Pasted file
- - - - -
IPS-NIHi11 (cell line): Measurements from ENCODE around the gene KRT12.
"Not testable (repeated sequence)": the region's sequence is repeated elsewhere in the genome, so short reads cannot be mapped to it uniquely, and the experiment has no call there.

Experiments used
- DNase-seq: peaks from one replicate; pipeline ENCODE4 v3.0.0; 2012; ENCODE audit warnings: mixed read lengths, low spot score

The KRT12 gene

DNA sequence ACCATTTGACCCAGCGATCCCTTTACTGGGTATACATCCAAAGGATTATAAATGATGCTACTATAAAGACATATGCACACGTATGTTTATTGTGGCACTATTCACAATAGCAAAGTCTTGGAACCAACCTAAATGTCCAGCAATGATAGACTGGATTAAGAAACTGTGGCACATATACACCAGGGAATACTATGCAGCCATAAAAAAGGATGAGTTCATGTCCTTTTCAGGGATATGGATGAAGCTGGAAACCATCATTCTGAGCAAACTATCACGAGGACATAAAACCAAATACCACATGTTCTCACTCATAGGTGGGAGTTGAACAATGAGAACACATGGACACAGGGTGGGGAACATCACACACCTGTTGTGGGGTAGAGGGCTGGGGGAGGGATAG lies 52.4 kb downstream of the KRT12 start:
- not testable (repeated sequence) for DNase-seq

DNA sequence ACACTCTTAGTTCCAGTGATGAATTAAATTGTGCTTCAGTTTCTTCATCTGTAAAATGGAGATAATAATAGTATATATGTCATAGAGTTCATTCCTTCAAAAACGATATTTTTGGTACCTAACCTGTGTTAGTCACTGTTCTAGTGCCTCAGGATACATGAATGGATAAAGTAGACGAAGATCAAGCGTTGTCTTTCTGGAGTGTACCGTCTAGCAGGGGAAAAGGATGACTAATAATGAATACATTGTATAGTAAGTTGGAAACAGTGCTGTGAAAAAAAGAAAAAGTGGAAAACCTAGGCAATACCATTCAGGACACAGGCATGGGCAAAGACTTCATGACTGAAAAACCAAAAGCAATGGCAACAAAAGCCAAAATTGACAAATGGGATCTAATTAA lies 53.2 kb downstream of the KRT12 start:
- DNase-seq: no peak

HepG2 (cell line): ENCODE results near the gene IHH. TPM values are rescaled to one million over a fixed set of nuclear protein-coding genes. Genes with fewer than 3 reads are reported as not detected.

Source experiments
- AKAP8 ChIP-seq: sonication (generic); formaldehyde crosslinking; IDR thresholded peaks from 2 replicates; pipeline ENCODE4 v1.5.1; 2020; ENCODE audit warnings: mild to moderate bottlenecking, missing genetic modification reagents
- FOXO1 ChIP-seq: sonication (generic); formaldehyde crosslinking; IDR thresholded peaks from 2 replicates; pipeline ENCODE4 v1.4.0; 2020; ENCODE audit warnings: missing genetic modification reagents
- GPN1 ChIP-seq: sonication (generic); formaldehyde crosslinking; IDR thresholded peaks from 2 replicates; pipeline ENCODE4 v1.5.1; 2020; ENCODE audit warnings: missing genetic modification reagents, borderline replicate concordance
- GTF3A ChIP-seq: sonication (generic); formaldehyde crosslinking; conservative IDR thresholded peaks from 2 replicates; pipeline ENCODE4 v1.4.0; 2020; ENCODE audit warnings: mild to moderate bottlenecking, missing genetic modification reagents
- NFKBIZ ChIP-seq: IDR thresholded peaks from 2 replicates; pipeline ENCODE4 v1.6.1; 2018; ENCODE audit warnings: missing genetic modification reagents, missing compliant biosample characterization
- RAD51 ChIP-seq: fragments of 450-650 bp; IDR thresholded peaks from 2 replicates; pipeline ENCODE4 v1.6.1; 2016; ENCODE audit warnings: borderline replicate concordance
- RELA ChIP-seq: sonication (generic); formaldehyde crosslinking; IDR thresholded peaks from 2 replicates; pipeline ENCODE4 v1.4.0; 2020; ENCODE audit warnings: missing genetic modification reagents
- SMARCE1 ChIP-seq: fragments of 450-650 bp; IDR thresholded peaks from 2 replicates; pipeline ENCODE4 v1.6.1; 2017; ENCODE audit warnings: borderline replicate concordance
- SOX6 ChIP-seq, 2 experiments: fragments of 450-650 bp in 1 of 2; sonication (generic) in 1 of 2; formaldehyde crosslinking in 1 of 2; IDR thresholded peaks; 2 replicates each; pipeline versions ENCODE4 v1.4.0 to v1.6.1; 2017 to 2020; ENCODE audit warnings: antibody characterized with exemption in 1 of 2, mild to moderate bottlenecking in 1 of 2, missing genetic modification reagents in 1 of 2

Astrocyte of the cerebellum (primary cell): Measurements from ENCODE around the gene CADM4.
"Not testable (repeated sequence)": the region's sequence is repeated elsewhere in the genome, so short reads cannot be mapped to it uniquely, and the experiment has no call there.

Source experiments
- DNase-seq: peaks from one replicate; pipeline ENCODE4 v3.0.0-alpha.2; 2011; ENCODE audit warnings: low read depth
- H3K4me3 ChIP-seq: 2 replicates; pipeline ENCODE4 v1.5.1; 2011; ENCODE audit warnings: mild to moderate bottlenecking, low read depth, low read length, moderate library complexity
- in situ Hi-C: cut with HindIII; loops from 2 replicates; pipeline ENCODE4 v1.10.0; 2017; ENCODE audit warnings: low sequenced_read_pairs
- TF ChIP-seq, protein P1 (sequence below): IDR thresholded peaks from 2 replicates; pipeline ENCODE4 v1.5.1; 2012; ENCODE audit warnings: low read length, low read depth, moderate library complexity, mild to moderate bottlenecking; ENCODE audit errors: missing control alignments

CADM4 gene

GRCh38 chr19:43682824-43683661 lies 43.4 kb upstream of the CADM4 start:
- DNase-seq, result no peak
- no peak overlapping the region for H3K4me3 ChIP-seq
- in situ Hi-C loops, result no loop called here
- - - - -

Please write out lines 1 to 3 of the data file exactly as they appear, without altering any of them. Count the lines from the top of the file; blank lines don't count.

IPS-NIHi11 (cell line): Measurements from ENCODE around the gene KRT12.
"Not testable (repeated sequence)": the region's sequence is repeated elsewhere in the genome, so short reads cannot be mapped to it uniquely, and the experiment has no call there.

Experiments used